Over the past few weeks, we’ve been introduced to individuals and organizations working within what has been termed “citizen science.” GenSpace and Public Lab are two examples of community spaces that have been created for the purpose of educating the average layperson how to conduct his/her own experiments.
As a non-scientist who is seeking to understand what is happening to marine debris on a microscopic level, I’m excited to see communities in which individuals are taking a DIY approach to citizen science.
Project update: plastic debris altar & archive
Over the past few weeks, I’ve been working on developing my concept for the final project. As I mentioned in previous blog posts, I’m most interested in the materiality of waste and the ways in which social processes determine the value we place on the objects around us. In the case of plastic debris, we do not endow trash with value the way we would other objects, like religious relics.
I thought about the kinds of objects that we culturally have esteemed and valued, and immediately I was drawn to the kinds of religious domestic altars we find in people’s homes. I was also drawn to the aesthetic of the street vendors who sell religious artifacts (in Jerusalem, for example). These are spaces we have created for objects we venerate.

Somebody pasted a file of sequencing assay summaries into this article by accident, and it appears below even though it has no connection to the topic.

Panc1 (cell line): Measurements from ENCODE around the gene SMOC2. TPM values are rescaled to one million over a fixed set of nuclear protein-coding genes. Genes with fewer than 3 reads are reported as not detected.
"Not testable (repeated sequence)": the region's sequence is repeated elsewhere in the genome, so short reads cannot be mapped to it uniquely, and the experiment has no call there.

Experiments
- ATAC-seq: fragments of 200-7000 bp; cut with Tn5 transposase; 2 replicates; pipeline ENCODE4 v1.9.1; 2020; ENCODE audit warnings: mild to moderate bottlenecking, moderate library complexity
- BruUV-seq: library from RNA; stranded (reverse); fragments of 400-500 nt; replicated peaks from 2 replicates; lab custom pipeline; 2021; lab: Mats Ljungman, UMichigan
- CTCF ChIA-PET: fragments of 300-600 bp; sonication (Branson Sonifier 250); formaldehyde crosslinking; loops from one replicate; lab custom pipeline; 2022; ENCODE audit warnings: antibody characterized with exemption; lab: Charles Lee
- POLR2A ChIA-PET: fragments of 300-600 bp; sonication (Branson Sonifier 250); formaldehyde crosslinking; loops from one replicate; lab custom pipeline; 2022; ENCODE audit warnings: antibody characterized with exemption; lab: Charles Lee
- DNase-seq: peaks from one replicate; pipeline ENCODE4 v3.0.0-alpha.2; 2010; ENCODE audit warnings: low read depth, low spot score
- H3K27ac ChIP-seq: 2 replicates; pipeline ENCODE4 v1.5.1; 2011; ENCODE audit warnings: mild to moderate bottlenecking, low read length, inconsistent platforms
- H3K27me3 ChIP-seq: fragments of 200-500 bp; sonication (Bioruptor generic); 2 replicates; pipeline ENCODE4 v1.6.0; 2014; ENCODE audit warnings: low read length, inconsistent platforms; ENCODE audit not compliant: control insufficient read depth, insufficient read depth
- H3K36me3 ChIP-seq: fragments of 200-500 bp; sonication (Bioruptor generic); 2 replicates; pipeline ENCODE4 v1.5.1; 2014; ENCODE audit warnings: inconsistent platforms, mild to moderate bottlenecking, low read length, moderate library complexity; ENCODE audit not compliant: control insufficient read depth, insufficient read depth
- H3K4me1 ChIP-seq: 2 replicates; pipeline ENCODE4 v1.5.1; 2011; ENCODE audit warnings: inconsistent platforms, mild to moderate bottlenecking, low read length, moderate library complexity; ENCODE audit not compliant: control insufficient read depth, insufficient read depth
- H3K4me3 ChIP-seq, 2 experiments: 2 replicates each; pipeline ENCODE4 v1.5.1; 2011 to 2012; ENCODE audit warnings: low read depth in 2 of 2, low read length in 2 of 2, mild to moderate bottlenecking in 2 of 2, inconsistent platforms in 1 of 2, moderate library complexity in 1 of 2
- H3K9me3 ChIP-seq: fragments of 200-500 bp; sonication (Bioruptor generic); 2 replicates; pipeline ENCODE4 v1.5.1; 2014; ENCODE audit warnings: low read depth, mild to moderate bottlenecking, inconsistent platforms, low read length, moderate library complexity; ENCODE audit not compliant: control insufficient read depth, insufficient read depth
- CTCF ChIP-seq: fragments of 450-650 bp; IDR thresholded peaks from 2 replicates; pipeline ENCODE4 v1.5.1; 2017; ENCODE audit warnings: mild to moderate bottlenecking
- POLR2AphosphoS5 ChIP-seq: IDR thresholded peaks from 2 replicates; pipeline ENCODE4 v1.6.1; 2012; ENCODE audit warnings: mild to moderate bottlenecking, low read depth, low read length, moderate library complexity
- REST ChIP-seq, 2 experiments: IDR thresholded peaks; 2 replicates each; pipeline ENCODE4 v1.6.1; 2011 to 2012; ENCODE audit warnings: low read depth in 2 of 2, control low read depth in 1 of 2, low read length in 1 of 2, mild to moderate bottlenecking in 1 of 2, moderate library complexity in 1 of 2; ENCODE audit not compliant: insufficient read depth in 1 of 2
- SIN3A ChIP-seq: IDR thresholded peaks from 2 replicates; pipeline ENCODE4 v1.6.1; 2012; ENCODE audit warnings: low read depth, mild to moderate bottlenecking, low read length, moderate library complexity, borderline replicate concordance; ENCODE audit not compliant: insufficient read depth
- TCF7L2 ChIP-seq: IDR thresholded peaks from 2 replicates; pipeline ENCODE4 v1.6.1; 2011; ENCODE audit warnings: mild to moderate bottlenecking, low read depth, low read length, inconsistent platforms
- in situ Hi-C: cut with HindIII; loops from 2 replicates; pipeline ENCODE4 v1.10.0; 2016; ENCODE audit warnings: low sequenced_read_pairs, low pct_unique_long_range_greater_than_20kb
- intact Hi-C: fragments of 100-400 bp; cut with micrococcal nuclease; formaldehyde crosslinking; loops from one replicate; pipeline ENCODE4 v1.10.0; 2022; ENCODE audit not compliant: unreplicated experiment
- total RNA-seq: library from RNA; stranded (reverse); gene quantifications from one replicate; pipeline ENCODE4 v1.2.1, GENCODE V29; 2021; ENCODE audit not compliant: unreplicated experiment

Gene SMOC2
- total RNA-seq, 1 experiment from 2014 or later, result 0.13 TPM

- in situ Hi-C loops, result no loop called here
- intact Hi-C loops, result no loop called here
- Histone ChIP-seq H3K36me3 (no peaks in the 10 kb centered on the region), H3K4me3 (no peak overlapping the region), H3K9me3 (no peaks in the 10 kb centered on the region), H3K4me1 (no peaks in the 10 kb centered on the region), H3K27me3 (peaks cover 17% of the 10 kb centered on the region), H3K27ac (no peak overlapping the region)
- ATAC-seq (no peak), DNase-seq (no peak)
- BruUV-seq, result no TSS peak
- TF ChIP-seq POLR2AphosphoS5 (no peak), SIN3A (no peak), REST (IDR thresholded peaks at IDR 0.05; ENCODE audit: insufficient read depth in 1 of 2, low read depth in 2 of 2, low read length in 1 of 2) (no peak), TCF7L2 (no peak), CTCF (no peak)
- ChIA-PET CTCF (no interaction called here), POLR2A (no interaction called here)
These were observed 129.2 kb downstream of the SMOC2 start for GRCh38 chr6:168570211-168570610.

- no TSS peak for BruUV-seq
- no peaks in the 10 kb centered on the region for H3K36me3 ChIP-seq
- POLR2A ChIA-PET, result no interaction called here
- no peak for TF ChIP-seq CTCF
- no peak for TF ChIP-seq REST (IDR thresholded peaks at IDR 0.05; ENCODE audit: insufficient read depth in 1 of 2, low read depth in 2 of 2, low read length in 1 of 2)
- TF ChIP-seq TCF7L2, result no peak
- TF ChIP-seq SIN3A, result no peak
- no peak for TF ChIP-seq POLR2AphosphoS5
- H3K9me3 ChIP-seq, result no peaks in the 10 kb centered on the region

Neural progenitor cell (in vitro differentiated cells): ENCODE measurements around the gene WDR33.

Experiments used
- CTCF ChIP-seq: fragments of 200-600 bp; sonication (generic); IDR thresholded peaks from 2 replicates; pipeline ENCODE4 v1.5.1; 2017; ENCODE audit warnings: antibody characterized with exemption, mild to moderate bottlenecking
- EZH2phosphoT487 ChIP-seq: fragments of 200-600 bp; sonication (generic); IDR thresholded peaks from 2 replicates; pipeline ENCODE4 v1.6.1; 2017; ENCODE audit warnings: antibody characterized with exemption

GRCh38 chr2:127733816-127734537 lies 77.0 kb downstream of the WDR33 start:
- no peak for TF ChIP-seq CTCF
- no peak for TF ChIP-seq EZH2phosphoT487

I intend to build a small altar or vendor cart in which I will display plastic debris I have found on the beaches in New York. Each item will be catalogued and labeled, with an accompanying card that lists the item’s origin, where it was found, and an invented “power” that the object endows on its owner (e.g. healing powers). Above are several options for the altar/cart.
In addition to the physical installation, I will also create an online archive similar to the kind found at a museum or on e-commerce sites in which each item is catalogued. I itend to create high-resolution 3D scans of each object as well as the actual altar/cart.
An example of an item in an online archive from the Met Museum.
Of course, a lot of this project is dependent on the kind of marine debris that I am able to collect. If I’m able to find tiny microplastics, then I would like to create a kind of miniature altar/cart to display the plastic confetti. If the objects are larger, then the installation will likely be larger.
I was very much inspired by Hong Kong-based artist liina klauss, whose project “Lost ‘N Found” helped me articulate my own project. She set up vendor carts on beaches in China and sold plastic debris to people walking by.